BYOD stands for Bring Your Own Device - a phrase that came about with the consumerization of IT to refer to employees who bring their own computing devices – such as smartphones, laptops and PDAs – to the workplace for use and connectivity on the corporate network.
According to a 2011 study by the Aberdeen Group, 46% of businesses felt a need to improve enterprise collaboration. Companies that adopted a Unified Communications (UC) strategy accelerated product development, improved sales results and increased lead generation by working together on a cross departmental basis.
A 2012 Infonetics Research survey on enterprise plans for unified communications reveals that when choosing a Unified Communication solution, 71% of respondents view mobile device integration as "very important." The survey adds that complexity has displaced cost as the leading barrier affecting UC deployment, a fact not helped by the fragmented landscape of service providers, as well as communications silos for voice, video, text and collaboration that inhibit employee productivity and mobility.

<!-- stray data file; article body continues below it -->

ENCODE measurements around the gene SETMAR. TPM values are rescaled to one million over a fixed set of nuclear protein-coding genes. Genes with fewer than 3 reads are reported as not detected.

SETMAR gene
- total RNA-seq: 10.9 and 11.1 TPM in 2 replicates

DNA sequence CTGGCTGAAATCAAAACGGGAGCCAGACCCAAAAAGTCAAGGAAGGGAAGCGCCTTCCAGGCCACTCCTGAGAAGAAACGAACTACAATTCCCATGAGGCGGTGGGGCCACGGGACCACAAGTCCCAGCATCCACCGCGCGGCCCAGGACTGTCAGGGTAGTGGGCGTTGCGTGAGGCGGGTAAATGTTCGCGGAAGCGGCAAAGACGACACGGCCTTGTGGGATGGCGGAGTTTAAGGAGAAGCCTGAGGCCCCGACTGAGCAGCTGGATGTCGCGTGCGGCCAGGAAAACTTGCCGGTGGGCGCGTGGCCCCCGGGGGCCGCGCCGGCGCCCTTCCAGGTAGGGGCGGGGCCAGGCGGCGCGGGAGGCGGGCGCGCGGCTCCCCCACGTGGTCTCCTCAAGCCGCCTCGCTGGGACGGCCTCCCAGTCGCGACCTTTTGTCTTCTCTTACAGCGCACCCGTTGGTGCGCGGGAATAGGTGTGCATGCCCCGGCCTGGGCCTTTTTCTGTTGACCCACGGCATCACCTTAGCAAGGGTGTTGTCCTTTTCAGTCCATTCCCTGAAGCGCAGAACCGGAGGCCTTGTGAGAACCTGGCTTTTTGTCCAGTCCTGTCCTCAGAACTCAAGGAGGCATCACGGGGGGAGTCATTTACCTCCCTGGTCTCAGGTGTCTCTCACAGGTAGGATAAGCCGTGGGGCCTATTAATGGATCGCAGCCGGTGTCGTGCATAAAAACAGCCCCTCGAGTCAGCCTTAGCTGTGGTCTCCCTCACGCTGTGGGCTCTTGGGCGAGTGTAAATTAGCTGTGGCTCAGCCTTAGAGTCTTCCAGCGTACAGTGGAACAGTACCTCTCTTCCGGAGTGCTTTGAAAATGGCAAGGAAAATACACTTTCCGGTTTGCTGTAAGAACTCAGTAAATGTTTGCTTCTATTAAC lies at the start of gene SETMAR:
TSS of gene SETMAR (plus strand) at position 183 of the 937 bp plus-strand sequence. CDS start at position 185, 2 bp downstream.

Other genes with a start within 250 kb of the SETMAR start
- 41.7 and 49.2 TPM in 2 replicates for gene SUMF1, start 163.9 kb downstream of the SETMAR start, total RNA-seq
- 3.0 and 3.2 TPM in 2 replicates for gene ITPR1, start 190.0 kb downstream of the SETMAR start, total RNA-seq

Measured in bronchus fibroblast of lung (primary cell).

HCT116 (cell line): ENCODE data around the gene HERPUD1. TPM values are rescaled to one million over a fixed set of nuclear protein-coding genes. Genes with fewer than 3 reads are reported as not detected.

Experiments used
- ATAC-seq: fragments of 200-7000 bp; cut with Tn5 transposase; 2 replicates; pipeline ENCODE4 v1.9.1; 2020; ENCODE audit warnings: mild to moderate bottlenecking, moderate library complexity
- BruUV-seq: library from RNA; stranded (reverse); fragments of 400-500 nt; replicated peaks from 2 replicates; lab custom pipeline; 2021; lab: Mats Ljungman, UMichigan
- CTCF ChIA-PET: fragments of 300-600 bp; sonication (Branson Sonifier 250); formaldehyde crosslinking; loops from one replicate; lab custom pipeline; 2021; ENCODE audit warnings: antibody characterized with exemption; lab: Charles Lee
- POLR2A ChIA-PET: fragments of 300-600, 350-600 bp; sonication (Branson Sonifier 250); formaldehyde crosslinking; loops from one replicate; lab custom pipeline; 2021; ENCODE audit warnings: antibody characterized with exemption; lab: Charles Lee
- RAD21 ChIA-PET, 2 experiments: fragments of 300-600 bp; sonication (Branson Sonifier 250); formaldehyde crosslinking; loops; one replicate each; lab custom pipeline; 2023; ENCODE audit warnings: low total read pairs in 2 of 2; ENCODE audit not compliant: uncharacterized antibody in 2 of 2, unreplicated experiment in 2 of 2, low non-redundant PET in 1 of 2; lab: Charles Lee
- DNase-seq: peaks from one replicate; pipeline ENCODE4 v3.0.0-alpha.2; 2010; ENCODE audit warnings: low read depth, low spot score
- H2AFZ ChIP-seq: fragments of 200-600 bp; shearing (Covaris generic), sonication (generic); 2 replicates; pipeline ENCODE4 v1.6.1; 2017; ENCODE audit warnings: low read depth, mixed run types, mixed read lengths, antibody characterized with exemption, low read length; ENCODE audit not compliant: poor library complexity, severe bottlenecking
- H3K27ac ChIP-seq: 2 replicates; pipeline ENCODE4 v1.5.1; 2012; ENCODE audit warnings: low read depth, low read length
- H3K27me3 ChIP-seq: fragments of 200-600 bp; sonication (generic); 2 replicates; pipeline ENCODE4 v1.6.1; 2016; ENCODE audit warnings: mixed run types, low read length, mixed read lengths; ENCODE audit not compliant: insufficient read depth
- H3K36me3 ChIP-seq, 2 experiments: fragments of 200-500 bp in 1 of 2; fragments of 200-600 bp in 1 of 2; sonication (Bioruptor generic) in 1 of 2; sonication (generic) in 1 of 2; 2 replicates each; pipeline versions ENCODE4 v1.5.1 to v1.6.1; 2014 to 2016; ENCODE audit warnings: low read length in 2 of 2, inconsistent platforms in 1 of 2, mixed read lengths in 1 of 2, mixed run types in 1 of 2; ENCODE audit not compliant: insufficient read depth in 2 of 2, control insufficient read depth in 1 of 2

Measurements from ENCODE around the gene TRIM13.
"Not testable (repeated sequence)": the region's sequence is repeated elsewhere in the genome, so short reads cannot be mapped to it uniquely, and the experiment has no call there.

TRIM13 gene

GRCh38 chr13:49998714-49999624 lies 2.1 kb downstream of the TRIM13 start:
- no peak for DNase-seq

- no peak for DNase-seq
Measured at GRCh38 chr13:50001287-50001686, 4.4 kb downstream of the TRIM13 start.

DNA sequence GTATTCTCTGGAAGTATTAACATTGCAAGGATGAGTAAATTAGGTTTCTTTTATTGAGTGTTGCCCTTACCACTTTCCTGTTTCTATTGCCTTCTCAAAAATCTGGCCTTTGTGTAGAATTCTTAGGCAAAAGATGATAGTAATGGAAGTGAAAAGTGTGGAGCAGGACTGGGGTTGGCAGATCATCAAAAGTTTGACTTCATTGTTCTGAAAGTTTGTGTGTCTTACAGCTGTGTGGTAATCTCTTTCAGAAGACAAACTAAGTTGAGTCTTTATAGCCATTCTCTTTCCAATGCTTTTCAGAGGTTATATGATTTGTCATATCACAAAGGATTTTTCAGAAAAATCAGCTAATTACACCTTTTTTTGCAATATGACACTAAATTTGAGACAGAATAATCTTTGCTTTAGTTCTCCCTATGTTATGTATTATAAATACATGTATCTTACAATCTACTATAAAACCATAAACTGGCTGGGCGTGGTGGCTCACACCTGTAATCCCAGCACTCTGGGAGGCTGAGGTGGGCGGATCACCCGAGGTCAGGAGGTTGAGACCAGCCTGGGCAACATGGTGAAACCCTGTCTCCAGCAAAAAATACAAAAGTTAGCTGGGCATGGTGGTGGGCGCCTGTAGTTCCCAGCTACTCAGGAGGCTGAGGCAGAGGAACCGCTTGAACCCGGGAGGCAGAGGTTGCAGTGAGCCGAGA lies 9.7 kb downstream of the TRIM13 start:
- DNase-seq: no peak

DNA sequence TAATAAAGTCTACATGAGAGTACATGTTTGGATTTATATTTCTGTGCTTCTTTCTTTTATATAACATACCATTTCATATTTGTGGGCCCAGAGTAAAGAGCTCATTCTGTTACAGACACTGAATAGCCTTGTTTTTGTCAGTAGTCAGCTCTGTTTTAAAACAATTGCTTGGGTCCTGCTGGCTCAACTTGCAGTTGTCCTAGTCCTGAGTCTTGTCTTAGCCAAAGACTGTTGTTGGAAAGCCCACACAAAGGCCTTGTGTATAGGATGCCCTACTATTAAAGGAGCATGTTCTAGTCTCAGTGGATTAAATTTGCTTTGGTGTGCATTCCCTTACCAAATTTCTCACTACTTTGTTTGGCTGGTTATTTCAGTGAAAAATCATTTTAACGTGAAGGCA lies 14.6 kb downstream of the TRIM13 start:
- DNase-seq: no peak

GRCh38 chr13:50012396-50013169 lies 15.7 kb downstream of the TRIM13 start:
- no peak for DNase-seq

Mobile and smart devices are the interfaces of choice by most users. It provides mobile
access and is usually with users 24/7, is rarely turned off or logged out, delivering real time access to not just content but real-time collaboration with customers, co-workers and partners. The ubiquitous access of smartphones drives ease of use and access to real-time collaboration eliminating the barrier of complexity and costs.
95% of enterprises currently have employees using self-purchased technology. The mobile smart device will be the driver that delivers the long awaited promise of Unified communications and collaboration and with the rapid adoption of BYOD it will make the delivery across an enterprise even more cost effective.
Photo Credit: AJ Leon on Flickr